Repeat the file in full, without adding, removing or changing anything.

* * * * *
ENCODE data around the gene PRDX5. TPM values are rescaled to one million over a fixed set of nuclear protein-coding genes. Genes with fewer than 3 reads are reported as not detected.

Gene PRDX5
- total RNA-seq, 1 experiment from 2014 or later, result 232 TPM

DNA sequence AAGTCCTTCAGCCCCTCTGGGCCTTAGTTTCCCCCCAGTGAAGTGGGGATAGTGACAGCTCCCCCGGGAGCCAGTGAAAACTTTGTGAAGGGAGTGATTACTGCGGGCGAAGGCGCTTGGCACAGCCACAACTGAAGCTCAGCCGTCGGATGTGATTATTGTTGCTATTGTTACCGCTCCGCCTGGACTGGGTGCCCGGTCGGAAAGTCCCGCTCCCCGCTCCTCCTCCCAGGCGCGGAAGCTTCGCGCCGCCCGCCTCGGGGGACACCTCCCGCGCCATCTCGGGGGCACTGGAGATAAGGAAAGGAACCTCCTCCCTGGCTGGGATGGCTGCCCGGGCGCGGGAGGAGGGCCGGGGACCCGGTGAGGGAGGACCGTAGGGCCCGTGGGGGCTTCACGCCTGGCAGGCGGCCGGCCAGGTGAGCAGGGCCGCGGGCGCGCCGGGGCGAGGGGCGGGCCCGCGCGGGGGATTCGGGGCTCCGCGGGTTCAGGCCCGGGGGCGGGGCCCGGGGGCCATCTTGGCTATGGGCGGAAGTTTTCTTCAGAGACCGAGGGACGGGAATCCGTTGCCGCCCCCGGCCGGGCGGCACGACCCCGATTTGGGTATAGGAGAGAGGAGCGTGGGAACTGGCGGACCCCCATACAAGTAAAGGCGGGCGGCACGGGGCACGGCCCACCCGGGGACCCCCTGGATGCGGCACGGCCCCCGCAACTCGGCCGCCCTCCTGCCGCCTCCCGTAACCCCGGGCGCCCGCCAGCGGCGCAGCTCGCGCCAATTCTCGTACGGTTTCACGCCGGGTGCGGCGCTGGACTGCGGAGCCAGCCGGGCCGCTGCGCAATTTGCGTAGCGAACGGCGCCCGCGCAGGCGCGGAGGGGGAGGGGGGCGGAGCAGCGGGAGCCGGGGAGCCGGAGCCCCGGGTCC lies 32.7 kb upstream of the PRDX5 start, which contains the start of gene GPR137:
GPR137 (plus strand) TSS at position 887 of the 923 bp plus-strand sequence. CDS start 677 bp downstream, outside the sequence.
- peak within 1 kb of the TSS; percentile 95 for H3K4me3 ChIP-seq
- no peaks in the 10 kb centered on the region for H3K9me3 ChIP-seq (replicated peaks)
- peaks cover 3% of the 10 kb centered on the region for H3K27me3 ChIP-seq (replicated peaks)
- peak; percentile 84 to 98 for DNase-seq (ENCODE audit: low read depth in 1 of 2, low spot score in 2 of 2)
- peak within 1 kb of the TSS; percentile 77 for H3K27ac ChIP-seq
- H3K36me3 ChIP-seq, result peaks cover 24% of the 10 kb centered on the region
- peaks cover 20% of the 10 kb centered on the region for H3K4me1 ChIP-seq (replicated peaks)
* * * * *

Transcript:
ENCODE data around the gene PRDX5. TPM values are rescaled to one million over a fixed set of nuclear protein-coding genes. Genes with fewer than 3 reads are reported as not detected.

Gene PRDX5
- total RNA-seq, 1 experiment from 2014 or later, result 232 TPM

DNA sequence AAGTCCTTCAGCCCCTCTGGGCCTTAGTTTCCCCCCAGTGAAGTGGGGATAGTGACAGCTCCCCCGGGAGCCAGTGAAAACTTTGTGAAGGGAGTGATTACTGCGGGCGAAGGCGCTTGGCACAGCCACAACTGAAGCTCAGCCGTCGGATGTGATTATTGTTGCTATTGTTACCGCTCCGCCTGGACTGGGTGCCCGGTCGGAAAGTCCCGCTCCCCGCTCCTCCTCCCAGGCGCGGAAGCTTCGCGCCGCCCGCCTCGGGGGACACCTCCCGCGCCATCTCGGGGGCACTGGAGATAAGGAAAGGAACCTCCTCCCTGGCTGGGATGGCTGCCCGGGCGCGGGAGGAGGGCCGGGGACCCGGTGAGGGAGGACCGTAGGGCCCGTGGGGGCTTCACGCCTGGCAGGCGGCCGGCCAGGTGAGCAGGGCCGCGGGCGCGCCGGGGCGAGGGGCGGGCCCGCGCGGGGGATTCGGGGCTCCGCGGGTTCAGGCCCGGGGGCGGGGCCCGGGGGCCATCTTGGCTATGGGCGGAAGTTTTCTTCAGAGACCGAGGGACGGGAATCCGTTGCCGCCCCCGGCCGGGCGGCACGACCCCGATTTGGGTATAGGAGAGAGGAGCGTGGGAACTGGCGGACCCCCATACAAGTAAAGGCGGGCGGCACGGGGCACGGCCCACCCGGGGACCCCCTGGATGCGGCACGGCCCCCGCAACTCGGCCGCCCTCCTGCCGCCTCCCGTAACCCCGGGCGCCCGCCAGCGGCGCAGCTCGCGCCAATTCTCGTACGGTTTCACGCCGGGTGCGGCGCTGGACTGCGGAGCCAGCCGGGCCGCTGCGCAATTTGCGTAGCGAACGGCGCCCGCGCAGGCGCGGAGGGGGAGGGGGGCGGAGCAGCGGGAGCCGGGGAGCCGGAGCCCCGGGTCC lies 32.7 kb upstream of the PRDX5 start, which contains the start of gene GPR137:
GPR137 (plus strand) TSS at position 887 of the 923 bp plus-strand sequence. CDS start 677 bp downstream, outside the sequence.
- peak within 1 kb of the TSS; percentile 95 for H3K4me3 ChIP-seq
- no peaks in the 10 kb centered on the region for H3K9me3 ChIP-seq (replicated peaks)
- peaks cover 3% of the 10 kb centered on the region for H3K27me3 ChIP-seq (replicated peaks)
- peak; percentile 84 to 98 for DNase-seq (ENCODE audit: low read depth in 1 of 2, low spot score in 2 of 2)
- peak within 1 kb of the TSS; percentile 77 for H3K27ac ChIP-seq
- H3K36me3 ChIP-seq, result peaks cover 24% of the 10 kb centered on the region
- peaks cover 20% of the 10 kb centered on the region for H3K4me1 ChIP-seq (replicated peaks)